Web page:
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What is the best loss of license cover in Australia?

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What is the best loss of license cover in Australia?

Old 14th Dec 2015, 11:13
  #1 (permalink)  
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Join Date: Dec 2015
Location: Australia
Posts: 3
What is the best loss of license cover in Australia?

I am new to this forum and was hoping someone could tell me what the best loss of license cover is and if I am required to be a member of their union/organisation or not?


thanks


Smithy
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Old 15th Dec 2015, 00:21
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Join Date: Aug 2011
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Age: 40
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I have LOL insurance with Comminsure which is through Commonwealth Bank. It will pay me until age 60 if I lose my medical rather than only for 5 years like most policies.
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Old 15th Dec 2015, 00:28
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Join Date: Oct 2012
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Have a look at the AFAP MBF. I have been a member for many years and whilst I have never had reason to make a claim I know of others who have and they have had no issues, in fact the MBF has been very good
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Old 15th Dec 2015, 03:24
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Join Date: Aug 2007
Location: Brisbane
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Comminsure will only offer LOL insurance to pilots employed in the airlines namely the Qantas and Virgin groups. It is not available to commercial pilot licence holders so Comminsure inform me.
C82R is offline  
Old 15th Dec 2015, 04:09
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Join Date: Oct 2000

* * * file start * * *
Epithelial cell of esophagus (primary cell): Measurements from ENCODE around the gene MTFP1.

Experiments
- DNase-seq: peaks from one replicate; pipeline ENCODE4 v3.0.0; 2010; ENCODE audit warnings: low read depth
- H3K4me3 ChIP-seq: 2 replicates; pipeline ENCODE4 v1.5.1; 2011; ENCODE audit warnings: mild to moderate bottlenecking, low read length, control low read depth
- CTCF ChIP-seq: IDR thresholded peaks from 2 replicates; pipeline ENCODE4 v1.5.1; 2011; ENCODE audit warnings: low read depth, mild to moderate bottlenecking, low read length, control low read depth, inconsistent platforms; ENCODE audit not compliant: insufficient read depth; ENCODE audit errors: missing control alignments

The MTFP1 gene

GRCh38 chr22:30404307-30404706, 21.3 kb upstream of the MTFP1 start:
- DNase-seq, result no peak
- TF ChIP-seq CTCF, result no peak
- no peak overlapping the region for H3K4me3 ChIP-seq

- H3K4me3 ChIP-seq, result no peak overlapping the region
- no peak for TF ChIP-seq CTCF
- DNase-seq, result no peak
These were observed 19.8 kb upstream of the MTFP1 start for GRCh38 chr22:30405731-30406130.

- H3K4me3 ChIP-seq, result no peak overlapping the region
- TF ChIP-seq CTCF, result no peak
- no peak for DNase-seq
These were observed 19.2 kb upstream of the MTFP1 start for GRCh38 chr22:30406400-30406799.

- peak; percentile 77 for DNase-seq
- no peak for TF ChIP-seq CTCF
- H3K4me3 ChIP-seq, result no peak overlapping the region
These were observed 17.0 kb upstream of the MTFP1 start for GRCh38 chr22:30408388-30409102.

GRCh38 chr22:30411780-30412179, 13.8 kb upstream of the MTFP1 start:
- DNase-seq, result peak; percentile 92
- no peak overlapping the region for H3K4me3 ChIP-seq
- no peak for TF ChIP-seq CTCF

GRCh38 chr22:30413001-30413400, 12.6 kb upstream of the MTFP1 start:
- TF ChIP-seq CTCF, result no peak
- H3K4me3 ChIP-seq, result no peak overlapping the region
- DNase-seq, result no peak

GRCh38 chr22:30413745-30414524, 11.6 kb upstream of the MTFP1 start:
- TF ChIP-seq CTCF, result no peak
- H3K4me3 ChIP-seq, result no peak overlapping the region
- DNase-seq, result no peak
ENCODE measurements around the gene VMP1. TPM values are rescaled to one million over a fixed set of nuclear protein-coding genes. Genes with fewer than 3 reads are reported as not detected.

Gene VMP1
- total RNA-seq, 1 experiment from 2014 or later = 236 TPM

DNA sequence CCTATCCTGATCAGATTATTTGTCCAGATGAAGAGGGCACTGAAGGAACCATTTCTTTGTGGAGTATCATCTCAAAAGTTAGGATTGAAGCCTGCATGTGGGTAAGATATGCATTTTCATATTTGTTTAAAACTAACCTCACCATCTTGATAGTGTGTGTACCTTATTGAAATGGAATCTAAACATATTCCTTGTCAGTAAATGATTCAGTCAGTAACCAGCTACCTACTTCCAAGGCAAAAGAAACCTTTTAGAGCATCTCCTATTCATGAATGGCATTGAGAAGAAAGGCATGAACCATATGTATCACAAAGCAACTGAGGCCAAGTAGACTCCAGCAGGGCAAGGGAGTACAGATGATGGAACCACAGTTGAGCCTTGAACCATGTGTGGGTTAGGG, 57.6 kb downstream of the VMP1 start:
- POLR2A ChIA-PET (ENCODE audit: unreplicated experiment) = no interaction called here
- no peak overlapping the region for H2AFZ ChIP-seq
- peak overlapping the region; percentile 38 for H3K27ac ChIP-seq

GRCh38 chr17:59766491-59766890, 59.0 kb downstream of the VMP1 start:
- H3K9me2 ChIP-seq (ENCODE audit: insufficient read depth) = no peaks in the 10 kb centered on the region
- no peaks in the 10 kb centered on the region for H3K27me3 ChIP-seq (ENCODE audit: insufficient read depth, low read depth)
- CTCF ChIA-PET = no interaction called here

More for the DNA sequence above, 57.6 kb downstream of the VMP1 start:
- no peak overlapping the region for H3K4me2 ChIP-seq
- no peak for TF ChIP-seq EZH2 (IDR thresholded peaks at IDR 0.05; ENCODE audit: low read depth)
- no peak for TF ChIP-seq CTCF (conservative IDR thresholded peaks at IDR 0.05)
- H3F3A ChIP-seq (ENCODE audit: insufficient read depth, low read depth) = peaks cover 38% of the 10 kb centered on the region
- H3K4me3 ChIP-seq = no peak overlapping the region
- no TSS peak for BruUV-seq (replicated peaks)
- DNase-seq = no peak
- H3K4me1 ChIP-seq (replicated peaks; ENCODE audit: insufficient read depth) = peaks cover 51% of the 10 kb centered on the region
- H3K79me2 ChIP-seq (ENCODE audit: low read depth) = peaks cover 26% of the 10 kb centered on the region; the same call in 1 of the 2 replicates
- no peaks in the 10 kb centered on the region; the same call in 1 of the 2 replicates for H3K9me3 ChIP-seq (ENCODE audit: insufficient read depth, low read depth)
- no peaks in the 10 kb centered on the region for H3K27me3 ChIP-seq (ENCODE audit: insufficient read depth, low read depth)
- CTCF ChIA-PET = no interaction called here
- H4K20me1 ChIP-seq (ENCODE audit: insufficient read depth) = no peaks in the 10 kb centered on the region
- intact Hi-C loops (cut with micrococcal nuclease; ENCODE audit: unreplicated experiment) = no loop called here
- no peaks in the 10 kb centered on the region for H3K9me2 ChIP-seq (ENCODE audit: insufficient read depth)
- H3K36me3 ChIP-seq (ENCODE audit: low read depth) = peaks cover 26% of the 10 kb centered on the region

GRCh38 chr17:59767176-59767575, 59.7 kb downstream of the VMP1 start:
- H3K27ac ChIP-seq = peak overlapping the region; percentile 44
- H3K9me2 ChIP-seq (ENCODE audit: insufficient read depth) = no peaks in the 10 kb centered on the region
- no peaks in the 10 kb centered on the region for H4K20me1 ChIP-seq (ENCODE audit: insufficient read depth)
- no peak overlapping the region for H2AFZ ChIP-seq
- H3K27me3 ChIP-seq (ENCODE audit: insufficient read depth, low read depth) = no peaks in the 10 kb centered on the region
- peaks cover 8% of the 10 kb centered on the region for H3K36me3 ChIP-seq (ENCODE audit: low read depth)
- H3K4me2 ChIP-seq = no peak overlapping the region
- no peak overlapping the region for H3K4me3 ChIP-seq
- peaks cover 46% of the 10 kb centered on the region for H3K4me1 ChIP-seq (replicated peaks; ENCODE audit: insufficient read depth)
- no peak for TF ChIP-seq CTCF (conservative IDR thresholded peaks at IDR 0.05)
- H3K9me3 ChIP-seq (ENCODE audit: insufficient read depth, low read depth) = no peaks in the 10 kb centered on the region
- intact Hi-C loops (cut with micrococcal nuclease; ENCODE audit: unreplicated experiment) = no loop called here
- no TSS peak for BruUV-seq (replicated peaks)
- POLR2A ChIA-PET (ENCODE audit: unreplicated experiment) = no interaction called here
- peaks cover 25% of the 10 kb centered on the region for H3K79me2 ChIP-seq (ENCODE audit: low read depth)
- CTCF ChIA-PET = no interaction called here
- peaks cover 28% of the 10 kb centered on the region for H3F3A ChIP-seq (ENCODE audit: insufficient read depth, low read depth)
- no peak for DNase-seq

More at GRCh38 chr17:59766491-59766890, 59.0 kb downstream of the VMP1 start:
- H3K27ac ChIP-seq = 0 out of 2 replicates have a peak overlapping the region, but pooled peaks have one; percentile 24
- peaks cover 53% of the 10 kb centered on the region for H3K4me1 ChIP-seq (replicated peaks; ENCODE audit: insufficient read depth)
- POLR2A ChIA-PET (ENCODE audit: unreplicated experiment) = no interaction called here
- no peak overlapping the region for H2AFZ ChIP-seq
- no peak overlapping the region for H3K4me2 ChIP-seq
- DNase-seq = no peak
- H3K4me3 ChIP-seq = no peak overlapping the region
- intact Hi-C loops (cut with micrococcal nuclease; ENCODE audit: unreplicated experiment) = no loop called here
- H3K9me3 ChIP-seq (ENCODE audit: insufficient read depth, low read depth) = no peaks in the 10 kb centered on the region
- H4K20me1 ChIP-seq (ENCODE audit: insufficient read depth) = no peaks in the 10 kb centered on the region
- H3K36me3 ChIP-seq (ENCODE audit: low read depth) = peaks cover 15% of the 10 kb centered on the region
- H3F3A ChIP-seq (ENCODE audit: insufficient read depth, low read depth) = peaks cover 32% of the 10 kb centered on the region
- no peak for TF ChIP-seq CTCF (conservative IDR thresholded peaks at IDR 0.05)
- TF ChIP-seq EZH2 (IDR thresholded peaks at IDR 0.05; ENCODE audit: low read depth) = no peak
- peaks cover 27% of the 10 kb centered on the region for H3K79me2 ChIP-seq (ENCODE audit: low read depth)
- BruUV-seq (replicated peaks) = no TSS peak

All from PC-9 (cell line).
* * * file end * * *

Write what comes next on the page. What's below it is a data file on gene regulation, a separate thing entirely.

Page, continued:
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AFAP MBF: during 30 years plus of membership one claim resulting in 4 monthly payments due to using all sick leave then after retiring all my annual dues refunded.

Has looked after many, many genuine pilot claims very successfully for a long time.

What other insurance company will refund your dues at the end?
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Old 15th Dec 2015, 07:39
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Join Date: Jun 2004
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MBF is the go.
Anyone that believes an insurance company will let you sit on your arse earning pilot wages til age 60 is kidding themselves.

Bbzbzbzbzbzbzbzbzbzbzbzbzzz
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Old 15th Dec 2015, 08:46
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Join Date: Feb 2005
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I think VIPA VLF is the best product (stand to be corrected by those with better info) but it is a bit riskier because it is a mutual style of fund and is still fairly new. Also it is only available to Virgin Group pilots, I think.

Also, Comminusure is not a loss of licence insurance, it is income protection which is different. Loss of licence typically pays out a lump sum, which may or may not be taxable, whereas Income protection pays a percentage income for a defined period. Not sure about the tax implications, but I'm guessing it is taxed at the same rate as income.
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Old 15th Dec 2015, 10:36